Credit: Dr. Steven Weisbart, Chief Economist, Insurance Information Institute
Beginning in 2020, the Social Security fund for retirees will be paying out more than it is taking in. This means that if there are no significant changes, in about 2034 the fund will exhaust the surplus it had built up since 1983. In that case, income to Social Security (from FICA taxes) will only be able to fund about 75 percent of benefits payable. It is for this reason that surveys show that many people under age 50 believe that Social Security won’t be available to provide retirement income for them.
Since Social Security income will be an important part of virtually everyone’s retirement, and since 2035 isn’t very far off (in financial planning terms), we should all be mindful of what might happen, and what we can do now to cope with adverse scenarios.
The government currently has no plan for what to do when the money runs short. One possibility is that everyone’s check-in 2035 will be for 75 percent of what it was in 2034. Another possibility is that all those who received checks in 2034 will get the same amount in 2035 and new recipients will have benefits trimmed to fit the remaining funds. A third possibility is that those who are entitled to the highest dollar benefits will get nothing (on the presumption that they had high incomes and so likely have other sources of retirement income) so that those with smaller benefits can be paid their whole entitlement. And other possibilities exist, too.
It’s also possible that Congress will act to change the program so that none of these possibilities take place. Indeed, earlier this year H.R. 860 (The Social Security 2100 Act) was introduced in the U. S. House of Representatives to do just that. The House Ways & Means Committee held a hearing on this bill on July 25, 2019. As of July 30, the bill had 211 co-sponsors—nearly enough for the full House to pass the bill and send it on to the Senate.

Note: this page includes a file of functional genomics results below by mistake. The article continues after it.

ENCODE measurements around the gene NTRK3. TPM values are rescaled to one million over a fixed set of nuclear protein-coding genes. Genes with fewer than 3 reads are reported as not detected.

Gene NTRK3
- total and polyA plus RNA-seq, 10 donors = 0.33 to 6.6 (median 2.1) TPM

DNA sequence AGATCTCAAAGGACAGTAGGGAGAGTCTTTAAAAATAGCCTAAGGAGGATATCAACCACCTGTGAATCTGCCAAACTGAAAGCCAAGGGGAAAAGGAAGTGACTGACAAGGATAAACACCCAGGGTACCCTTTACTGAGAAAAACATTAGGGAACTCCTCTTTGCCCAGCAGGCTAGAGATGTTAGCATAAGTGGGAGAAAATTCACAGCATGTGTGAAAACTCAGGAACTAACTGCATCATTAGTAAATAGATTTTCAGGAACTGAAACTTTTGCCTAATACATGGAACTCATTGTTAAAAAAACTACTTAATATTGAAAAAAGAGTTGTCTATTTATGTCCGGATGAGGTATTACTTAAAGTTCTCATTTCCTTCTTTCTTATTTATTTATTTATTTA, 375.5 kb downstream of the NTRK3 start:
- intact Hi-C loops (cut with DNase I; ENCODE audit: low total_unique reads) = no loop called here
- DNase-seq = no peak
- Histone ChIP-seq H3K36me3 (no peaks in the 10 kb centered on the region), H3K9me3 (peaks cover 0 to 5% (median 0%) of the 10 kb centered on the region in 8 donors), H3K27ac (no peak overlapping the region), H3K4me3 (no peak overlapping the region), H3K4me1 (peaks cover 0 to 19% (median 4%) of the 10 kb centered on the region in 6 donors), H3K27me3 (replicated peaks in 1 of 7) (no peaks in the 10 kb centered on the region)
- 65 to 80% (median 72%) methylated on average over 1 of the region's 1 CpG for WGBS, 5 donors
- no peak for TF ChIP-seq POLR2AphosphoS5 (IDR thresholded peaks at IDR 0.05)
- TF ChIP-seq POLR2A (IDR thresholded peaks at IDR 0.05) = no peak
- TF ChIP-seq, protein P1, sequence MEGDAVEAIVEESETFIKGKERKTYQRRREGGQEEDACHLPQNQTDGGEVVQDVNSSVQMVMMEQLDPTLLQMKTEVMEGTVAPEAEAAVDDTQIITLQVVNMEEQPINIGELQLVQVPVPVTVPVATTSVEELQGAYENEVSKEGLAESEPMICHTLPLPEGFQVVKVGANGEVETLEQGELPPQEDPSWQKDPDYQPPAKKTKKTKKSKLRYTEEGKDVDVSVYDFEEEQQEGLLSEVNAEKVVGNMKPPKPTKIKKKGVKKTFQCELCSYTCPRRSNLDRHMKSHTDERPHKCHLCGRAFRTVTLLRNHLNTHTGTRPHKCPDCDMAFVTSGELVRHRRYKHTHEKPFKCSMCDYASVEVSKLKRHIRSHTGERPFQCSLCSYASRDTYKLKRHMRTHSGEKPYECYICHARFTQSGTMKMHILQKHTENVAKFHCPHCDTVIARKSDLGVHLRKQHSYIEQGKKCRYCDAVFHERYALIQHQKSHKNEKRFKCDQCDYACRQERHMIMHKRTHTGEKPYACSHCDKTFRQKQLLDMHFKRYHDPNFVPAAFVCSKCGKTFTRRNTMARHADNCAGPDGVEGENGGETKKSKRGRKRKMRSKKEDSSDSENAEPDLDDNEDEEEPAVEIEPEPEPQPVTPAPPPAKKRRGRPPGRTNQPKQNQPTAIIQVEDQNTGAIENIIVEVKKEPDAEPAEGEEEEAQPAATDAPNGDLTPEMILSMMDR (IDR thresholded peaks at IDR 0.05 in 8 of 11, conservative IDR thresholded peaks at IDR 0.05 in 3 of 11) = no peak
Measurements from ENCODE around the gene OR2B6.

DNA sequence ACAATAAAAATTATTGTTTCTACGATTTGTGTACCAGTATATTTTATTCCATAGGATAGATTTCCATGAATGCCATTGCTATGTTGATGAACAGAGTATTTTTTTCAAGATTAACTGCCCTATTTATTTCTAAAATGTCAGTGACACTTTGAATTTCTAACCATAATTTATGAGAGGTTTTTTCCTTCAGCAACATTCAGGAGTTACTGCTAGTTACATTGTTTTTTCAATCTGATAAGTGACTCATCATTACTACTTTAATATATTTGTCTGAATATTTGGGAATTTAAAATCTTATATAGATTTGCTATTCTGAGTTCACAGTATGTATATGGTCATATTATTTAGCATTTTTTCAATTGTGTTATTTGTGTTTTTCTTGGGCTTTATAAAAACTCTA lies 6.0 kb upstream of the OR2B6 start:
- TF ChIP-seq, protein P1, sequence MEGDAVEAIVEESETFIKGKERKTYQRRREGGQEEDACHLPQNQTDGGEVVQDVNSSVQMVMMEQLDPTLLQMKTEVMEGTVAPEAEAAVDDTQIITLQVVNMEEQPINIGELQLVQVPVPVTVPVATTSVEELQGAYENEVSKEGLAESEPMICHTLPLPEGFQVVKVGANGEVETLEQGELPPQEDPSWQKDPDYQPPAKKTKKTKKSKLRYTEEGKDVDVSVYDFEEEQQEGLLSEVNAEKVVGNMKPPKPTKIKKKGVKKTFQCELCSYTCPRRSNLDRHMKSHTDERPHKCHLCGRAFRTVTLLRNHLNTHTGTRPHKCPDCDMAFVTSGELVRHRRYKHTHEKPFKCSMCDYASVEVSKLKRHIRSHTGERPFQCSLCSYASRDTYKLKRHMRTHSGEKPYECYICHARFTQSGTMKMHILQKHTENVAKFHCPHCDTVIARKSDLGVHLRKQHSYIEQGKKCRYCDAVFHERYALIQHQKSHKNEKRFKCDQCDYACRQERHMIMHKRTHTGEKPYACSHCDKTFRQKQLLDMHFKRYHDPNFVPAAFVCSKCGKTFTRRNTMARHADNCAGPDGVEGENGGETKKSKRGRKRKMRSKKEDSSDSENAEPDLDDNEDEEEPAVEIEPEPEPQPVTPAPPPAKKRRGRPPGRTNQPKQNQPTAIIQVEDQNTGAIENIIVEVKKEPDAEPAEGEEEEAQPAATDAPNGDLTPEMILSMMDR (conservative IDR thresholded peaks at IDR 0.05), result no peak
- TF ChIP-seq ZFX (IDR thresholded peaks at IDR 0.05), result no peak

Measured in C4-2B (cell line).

There are essentially seven major provisions in H.R. 860. Two of them raise payroll taxes to help fund Social Security benefits. Oddly, other provisions raise Social Security benefits. The two that raise payroll taxes are:
- Payroll subject to taxation. Currently, Social Security payroll tax (on employee and employer) currently stops at $132,900 (indexed by increases in the average wage). H.R. 860 would create a new payroll tax beginning at $400,000 without a cap. The $400,000 would be frozen (not indexed), so that over time, an increasing number of people would be affected by it.
- Payroll tax rate increase. Currently, the payroll tax is 6.2 percent on employer and employee. H.R. 860 would raise it by 0.05 percentage points per year over 24 years (beginning in 2020) up to 7.4 percent (in 2043) each on employer and employee. Note that this higher rate would apply to payroll income up to $132,900 (indexed) and payroll income of $400,000 and over (not indexed). Note that if average wages grow at 2 percent per year, the $132,900 in 2019 would become $213,800 in 2043 and keep climbing after that.
The provisions that raise Social Security benefits are mostly focused on low- and moderate-income earners:
- There would be a small increase in the formula for the lowest “tier” for computing benefits. This would affect everyone receiving benefits. The percent effect on checks would depend on the base amount but because this change affects only the lowest tier, it would have the greatest effect on those whose average career wage was low. One actuary estimated the dollar increase to be $28.
- Cost of living adjustment (COLA) change. Currently, the COLA for Social Security is the CPI-W (the cost of living for wage earners). Since 1982 the Bureau of Labor Statistics has been computing a cost-of-living index for elderly consumers (62 and over)—designated the CPI-E—which H.R. 860 would substitute for the CPI-W in the Social Security COLA formula. Because the CPI-E weighs spending on medical care and housing more heavily than does the CPI-W, and because prices in these categories have been rising faster than other categories, it is estimated that if past trends continue, this change could increase the COLA by 0.2 percent per year.
- Alternative minimum benefits. For individuals who worked for more than 10 years, the bill creates an alternative minimum benefit. A qualifying beneficiary would receive that alternative minimum if it is higher than the standard calculated benefit amount.
- Income taxation of Social Security benefits. The thresholds for income taxation of Social Security income currently are expressed in frozen dollar amounts but H.R. 860 would double these amounts. This would lower the income to the Social Security reserve funds but would make Social Security income-tax-free for more people.
- Earnings-related benefits. New (but tiny) additional benefits for retirees whose average earnings were $400,000 and above to recognize the new payroll taxes they’ll pay while working.